Sustained tachyarrhythmia in children younger than 1 year of age: Six
year single-center experience
Gulhan Tunca Sahin, Erkut Ozturk, Taner Kasar, Alper Guzeltas and Yakup Ergul
Department of Pediatric Cardiology, Istanbul Mehmet Akif Ersoy Thoracic and Cardiovascular Surgery Center and
Research Hospital, Istanbul Saglik Bilimleri University, Istanbul, Turkey.
Abstract Background: The aim of this study was to evaluate the results of non-operational sustained tachyarrhythmia in
patients <1 year of age at the present center.
Methods: Between November 2010 and November 2016, the demographic characteristics, type and localization of
the tachyarrhythmia, echocardiographic ﬁndings, and medical and/or ablation therapy for patients <1 year of age
with sustained tachyarrhythmia were evaluated.
Results: Of 99 patients, 91 had sustained supraventricular tachycardia, and eight had sustained ventricular tachycar-
dia. The median age was 30 days (range, 1–350 days), and the median weight was 4.2 kg (range, 2–13 kg). The
common symptoms were palpitation and restlessness (n = 49, 49.5%), or the tachycardia was detected during
routine inspection (n = 25, 25.3%) or fetal echocardiography (n = 11, 11.1%). Nineteen individuals (19%) had left
ventricular (LV) dysfunction on ﬁrst echocardiography. Twenty individuals had congenital heart disease. Common
diagnoses were Wolff-Parkinson-White syndrome (n = 27), focal atrial tachycardia (n = 10), permanent junctional
reciprocating tachycardia(n = 6), and atrial ﬂutter (n = 6). Seventeen patients underwent medical therapy combined
with cardioversion. The most commonly used abortive and acute therapy agents were adenosine, esmolol, and amio-
darone. The most common combination therapy was propranolol and amiodarone, followed by a propranolol and
propafenone combination. Nine individuals were treated with catheter ablation due to either resistance to medical
therapy or LV dysfunction.
Conclusions: Tachyarrhythmias in children <1 year of age are mostly caused by accessory pathways and require
multidrug therapy. Catheter ablation is an effective alternative therapy in the case of resistance to medical therapy
and/or LV dysfunction.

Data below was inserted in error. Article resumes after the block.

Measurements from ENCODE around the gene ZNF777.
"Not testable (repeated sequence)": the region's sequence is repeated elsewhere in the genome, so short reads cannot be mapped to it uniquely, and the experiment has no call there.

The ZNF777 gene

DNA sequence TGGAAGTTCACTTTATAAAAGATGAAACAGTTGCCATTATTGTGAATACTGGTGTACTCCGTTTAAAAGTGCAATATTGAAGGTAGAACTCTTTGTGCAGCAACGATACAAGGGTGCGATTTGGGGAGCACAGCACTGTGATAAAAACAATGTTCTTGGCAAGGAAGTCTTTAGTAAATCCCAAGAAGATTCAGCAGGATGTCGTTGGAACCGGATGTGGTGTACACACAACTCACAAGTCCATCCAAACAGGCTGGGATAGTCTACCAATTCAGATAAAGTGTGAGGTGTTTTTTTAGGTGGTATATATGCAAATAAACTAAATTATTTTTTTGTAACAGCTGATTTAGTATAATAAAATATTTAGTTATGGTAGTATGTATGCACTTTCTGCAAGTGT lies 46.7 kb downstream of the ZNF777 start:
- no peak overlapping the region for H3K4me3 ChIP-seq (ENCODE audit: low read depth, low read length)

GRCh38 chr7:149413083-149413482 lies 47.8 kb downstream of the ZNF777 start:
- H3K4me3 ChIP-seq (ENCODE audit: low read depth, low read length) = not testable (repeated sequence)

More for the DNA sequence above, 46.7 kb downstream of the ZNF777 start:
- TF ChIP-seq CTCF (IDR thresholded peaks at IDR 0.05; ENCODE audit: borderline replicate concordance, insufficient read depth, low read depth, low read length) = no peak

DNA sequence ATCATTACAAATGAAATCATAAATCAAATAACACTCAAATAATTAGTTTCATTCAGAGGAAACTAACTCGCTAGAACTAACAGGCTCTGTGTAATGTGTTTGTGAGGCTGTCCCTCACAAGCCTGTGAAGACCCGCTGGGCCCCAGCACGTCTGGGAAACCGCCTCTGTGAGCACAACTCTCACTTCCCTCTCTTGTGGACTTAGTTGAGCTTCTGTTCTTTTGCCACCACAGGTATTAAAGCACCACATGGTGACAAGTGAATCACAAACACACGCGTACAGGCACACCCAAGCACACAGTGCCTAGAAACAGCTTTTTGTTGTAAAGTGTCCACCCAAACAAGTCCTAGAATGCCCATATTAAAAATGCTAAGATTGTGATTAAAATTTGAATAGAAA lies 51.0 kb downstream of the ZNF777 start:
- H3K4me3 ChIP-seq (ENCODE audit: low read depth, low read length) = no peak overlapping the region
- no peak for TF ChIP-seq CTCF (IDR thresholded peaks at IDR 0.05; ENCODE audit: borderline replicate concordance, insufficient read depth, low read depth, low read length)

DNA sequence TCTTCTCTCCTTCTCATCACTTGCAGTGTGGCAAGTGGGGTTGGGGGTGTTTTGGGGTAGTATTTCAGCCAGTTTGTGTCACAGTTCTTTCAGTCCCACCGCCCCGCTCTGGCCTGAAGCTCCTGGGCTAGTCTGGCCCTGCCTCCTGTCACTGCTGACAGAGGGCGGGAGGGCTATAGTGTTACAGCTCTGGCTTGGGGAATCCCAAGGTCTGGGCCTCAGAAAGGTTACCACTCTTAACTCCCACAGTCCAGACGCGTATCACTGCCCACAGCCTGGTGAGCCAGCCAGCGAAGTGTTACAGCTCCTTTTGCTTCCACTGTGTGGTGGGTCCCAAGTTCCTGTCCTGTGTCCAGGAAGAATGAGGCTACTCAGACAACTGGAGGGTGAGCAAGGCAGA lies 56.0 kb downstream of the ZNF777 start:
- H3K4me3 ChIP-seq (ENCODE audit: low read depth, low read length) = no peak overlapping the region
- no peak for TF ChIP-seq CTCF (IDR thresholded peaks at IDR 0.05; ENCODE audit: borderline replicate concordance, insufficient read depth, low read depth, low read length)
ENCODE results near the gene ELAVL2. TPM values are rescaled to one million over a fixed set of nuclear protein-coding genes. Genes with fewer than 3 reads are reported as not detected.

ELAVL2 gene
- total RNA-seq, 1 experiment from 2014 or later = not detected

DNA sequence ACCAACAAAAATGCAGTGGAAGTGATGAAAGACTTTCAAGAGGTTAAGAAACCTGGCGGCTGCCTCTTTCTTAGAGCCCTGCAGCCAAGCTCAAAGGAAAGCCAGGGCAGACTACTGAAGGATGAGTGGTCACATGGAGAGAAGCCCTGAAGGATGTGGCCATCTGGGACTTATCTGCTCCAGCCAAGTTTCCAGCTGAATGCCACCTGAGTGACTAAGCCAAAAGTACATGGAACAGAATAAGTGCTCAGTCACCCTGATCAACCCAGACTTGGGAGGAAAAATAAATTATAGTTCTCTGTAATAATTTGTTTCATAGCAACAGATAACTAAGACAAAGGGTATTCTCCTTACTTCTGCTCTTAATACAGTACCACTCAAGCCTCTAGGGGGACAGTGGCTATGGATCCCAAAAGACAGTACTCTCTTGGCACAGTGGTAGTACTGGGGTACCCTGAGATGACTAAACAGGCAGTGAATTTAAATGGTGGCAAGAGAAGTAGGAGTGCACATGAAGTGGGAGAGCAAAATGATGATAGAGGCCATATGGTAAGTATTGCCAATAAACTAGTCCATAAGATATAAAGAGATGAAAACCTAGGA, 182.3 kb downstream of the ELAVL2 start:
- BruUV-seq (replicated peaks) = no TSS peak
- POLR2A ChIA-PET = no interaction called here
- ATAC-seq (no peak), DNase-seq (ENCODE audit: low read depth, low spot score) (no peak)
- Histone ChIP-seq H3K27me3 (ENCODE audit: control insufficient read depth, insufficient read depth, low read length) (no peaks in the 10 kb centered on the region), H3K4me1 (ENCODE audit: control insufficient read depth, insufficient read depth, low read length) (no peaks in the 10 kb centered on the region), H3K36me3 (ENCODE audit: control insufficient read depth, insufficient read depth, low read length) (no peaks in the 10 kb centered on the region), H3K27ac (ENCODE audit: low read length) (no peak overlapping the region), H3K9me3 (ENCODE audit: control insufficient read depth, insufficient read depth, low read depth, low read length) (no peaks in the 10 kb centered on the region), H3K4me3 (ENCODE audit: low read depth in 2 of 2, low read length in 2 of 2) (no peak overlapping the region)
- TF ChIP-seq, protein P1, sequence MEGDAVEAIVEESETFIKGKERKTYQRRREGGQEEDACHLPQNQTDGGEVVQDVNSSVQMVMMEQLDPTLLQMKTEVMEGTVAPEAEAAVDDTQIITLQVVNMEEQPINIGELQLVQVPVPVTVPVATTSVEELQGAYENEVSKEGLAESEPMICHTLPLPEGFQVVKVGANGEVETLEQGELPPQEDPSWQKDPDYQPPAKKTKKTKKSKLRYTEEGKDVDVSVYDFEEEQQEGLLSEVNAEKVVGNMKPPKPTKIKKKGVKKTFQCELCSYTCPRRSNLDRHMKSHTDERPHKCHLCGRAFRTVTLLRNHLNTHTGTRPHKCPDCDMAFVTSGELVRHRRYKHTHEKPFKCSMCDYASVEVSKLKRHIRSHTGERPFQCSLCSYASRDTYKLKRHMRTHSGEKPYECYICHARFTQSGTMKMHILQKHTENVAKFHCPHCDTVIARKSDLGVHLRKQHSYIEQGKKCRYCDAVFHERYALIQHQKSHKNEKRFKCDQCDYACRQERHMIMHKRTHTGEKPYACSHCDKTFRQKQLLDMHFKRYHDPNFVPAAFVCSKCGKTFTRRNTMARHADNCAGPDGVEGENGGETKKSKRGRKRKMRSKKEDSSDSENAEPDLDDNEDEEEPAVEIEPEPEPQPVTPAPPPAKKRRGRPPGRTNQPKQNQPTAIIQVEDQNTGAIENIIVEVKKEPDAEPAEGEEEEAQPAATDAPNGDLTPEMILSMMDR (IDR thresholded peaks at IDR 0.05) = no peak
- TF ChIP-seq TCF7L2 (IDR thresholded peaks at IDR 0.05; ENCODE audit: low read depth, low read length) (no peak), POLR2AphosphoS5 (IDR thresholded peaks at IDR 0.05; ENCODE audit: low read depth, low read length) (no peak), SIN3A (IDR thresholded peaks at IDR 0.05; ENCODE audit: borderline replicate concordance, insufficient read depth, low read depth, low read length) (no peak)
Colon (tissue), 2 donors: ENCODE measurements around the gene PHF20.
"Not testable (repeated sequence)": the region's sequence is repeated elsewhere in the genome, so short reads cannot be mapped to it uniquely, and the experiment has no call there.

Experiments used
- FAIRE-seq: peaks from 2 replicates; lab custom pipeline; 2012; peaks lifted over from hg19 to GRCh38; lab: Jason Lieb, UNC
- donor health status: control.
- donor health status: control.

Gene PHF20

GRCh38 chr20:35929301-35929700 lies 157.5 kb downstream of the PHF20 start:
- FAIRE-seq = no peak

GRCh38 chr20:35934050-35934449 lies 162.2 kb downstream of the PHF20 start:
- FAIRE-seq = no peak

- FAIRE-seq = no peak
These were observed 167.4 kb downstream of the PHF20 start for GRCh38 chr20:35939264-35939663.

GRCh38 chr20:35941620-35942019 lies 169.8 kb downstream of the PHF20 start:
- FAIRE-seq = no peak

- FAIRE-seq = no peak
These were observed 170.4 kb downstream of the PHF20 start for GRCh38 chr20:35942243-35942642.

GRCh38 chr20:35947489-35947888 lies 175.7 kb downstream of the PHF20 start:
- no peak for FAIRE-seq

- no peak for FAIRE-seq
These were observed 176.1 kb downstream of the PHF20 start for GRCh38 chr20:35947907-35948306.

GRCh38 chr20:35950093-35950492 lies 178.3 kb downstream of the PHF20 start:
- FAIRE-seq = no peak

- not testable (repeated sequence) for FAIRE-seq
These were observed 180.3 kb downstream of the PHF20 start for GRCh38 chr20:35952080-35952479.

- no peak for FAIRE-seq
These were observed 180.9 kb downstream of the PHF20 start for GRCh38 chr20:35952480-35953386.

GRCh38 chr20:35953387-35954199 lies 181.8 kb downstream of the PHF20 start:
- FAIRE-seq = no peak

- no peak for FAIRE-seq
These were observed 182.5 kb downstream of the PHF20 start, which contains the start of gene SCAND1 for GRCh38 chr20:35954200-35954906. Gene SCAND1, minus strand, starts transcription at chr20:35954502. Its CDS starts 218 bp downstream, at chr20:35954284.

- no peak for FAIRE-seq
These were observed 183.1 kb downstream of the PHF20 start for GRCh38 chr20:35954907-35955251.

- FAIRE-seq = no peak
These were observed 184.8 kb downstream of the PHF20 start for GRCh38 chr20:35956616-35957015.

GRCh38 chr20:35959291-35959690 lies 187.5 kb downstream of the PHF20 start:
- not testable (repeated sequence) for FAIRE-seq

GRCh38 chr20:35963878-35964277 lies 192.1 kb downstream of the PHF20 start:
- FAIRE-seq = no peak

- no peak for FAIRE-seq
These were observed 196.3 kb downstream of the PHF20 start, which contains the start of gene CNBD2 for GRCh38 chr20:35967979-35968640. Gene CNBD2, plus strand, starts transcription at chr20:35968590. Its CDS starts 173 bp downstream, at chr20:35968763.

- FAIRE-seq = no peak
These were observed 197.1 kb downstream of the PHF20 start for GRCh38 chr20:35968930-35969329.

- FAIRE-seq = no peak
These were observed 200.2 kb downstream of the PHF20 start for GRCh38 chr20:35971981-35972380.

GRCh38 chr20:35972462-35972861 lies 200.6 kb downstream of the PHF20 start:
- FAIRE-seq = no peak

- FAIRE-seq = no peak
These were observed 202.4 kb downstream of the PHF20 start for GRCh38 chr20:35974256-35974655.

Key words accessory pathway, infant, medical therapy, newborn, tachyarrhythmia.
Tachyarrhythmias are common cardiac arrhythmias in newborns
The majority of tachyarrhythmias presenting in
infancy depend on the presence of an accessory pathway. In
one-third of patients, tachyarrhythmia never recurs after 1 year
of age, but heart failure may develop more easily in neonates
and infants depending on the duration, mechanism, and rate of
Patients usually present with non-speciﬁc symptoms, such
as pallor, difﬁculty feeding, tachypnea, and excessive sweat-
ing. It is diagnosed either during routine physical examination
or evaluation for dilated cardiomyopathy. Occasionally, it is
detected during follow up for fetal tachycardia.
The majority of sustained tachyarrhythmias in children
<1 year were treated with a single anti-arrhythmic drug or a
combination of such drugs depending on the spontaneous
Although it is more risky in those under
1 year than in other age groups, radiofrequency ablation
(RFA) or cryoablation can be applied successfully in a limited
number of patients refractory to medical treatment. In this
study, we report on sustained tachyarrhythmia patients aged
<1 year age in terms of presentation, clinical ﬁndings, tach-
yarrhythmia type, and treatment modality.
The study was conducted retrospectively in a tertiary cardiac
center between November 2010 and November 2016, involving
all patients <1 year of age who presented with sustained tach-
yarrhythmia. All postoperative tachyarrhythmia cases were
excluded. Age at time of diagnosis, presentation signs and
symptoms, sex, bodyweight, tachyarrhythmia type, electrocar-
diogram (ECG) ﬁndings, echocardiography, 24 h Holter ECG
monitoring, anti-arrhythmia medications, whether trans-
esophageal (TEEPS) or transvenous electrophysiological study
was performed, and the ablation procedure details were recorded
on a study chart. Presentation signs and symptoms were catego-
rized as (i) restlessness and palpitation; (ii) dyspnea; or
Correspondence: Yakup Ergul, MD,
Istanbul Mehmet Akif Ersoy
gitim Arasßtırma Hastanesi,
ukcßekmece, Istanbul, Turkey.
Received 28 May 2017; revised 13 October 2017; accepted 20
© 2017 Japan Pediatric Society
Pediatrics International (2018) 60, 115–121 doi: 10.1111/ped.13445